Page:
Beaumaris Stone Concentric CastleConcentric means a circle within a circle, or in this case, a castle within a castle. Existing stone keep castles were once again reinforced, but this time with a thick outer stone wall surrounding the entire castle. This design produced a ‘dead man’s land’ in between the inner and outer castle walls. If the enemies could breach the outer wall, they would find themselves facing an inner wall, just as thick, but with less room for siege engines. Furthermore, they would be directly under siege from arrows, boiling oil and rocks propelled by the desperate castle defenders. No wonder they called these areas the killing pits!

One of the best examples of a stone concentric castle is Beaumaris castle on the Isle of Anglesey in Wales. You can clearly see the outer stone wall, followed by the inner stone wall ring. The Tower of London was also upgraded to a concentric castle design too.

Discover more Medieval Castles

Discover more about Medieval Castles in our Medieval Castle category. There are some of the best examples of medieval castles our lands have to offer, with more being added all the time.

Further Reading

We can recommend the following:

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Main Image Source
Beaumaris Castle Source

Medieval Steward

A Medieval enthusiast and fan of the middle ages. I enjoy writing and sharing about Medieval history and the important historical events of our lands.

13 Responses

  1. Camil says:

    love your inf. it gave me a great idea for the project I have to do

  1. 8th October 2014

    […] design was a traditional Motte and Bailey castle, which soon became reinforced with stone around the 12th century by Henry II. The original Norman […]

  2. 7th August 2015

    […] Castle was originally a motte and bailey castle, that sat high up on the Tor above Dunster medieval village. The castle has been there for over […]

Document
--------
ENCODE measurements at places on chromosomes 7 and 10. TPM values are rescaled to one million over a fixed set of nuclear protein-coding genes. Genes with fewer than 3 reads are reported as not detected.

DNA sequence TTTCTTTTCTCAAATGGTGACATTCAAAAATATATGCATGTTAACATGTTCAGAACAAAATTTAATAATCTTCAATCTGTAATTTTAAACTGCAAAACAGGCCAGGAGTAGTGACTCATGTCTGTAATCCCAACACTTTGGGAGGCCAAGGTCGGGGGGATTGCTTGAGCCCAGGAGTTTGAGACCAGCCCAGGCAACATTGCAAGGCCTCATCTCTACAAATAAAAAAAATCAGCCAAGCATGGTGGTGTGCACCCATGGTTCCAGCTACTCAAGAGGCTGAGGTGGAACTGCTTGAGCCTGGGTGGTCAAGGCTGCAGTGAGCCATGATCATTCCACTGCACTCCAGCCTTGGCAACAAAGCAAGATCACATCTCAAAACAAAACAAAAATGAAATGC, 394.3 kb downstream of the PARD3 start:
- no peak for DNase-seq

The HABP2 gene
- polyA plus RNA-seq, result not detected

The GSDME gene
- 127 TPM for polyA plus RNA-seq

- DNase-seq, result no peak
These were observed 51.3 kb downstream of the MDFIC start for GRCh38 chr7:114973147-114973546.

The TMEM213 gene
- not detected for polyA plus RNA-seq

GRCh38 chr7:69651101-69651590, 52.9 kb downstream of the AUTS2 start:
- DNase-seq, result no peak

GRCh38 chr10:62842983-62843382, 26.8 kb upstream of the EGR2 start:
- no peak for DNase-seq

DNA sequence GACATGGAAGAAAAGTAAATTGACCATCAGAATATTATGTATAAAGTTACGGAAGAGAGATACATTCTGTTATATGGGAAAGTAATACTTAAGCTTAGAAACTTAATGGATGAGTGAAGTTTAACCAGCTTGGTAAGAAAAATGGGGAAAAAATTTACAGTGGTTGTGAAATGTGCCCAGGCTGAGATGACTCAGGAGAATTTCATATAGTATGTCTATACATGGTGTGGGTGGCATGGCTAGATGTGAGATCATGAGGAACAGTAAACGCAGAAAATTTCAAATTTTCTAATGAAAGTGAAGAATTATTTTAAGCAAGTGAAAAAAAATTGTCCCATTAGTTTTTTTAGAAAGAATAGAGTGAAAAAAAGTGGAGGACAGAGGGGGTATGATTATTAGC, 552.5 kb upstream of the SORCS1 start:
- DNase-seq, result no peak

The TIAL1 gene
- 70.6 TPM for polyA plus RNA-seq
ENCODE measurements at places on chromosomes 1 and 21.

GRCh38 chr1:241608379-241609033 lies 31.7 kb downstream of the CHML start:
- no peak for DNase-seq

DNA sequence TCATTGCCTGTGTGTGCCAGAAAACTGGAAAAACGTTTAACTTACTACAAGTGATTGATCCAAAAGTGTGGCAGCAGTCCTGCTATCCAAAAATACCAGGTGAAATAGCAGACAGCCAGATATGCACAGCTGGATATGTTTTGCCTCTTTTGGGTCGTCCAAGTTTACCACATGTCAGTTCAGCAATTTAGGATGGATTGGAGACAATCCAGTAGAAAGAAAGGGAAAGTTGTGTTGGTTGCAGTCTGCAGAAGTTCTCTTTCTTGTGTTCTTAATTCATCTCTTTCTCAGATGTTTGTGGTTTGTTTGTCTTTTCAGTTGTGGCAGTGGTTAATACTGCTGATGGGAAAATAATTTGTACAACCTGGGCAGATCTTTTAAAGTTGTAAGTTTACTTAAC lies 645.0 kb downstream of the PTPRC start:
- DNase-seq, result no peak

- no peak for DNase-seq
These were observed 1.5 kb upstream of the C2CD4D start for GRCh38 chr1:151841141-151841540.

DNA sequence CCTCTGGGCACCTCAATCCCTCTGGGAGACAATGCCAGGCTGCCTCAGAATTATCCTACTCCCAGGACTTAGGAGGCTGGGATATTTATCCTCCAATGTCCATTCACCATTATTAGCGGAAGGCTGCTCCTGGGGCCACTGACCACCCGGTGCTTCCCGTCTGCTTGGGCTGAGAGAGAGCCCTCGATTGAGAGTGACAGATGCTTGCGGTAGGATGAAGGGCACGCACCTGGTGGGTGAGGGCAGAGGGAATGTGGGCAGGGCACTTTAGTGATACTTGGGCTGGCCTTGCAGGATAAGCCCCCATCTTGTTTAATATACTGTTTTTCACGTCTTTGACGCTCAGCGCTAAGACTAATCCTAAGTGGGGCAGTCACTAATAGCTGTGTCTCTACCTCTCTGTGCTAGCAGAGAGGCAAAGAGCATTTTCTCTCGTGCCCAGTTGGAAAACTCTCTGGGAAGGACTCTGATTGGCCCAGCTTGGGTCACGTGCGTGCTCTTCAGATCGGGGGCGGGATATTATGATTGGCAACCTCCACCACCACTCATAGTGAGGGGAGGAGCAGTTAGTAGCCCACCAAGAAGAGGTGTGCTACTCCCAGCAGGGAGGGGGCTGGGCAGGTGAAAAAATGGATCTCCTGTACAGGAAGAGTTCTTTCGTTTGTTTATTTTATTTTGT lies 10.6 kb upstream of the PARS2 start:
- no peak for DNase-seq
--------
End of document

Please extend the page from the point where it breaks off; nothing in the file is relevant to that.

3. 26th October 2015

    […] Castles in the Middle Ages were the strongholds of the Kingdom. Impenetrable power houses built for defence against invaders and rebels alike, and to show off the power and wealth of the owner. Kings worked tirelessly to build these across the realm, and many still stand magnificently today. You can find out more about Castles in the Middle Ages here. […]

  4. 1st May 2016

    […] Castle was built in 1068 by William the Conqueror as a timber Motte and Bailey Castle. It was then rebuilt with stone in the 12th century.  Being located on a bend on the River Avon, […]

  5. 2nd September 2016

    […] Medieval Castles […]

  6. 2nd November 2016

    […] fort at Corfe Castle was upgraded with Norman stone around 1068, and was one of the first Norman stone castles in […]

  7. 30th November 2016

    […] in 1139. He was concerned with the growing power the bishops had, with the number of castles they were building, and the increasingly large armed forces they were producing. Stephen […]

  8. 30th November 2016

    […] Lincoln, England. It has two mottes and a large bailey, which is a very rare design, as most motte and bailey castles have just one […]

  9. 3rd August 2017

    […] Conqueror had finally stabilised his kingdom. This was reinforced, when William commissioned huge Norman castles to be built across the kingdom. A clear message to all of power and control, which could not be […]

  10. 31st August 2017

    […] Henry III, had started. Edward spent £21,000 transforming the Tower of London into the largest concentric stone castle in England. However, despite the vast expense and work undertaken, Edward I rarely stayed there. […]

  11. 23rd January 2018

    […] was influenced by Edward’s travels through France on Crusade. Each castle was built as a concentric stone castle, using the latest techniques and architectural […]

  12. 23rd August 2018

    […] the next decade, Robert began transforming Warkworth Castle into a stone fortress, with a Motte and Bailey design. The Carrickfergus Tower, the eastern curtain wall and the Gatehouse all date from this […]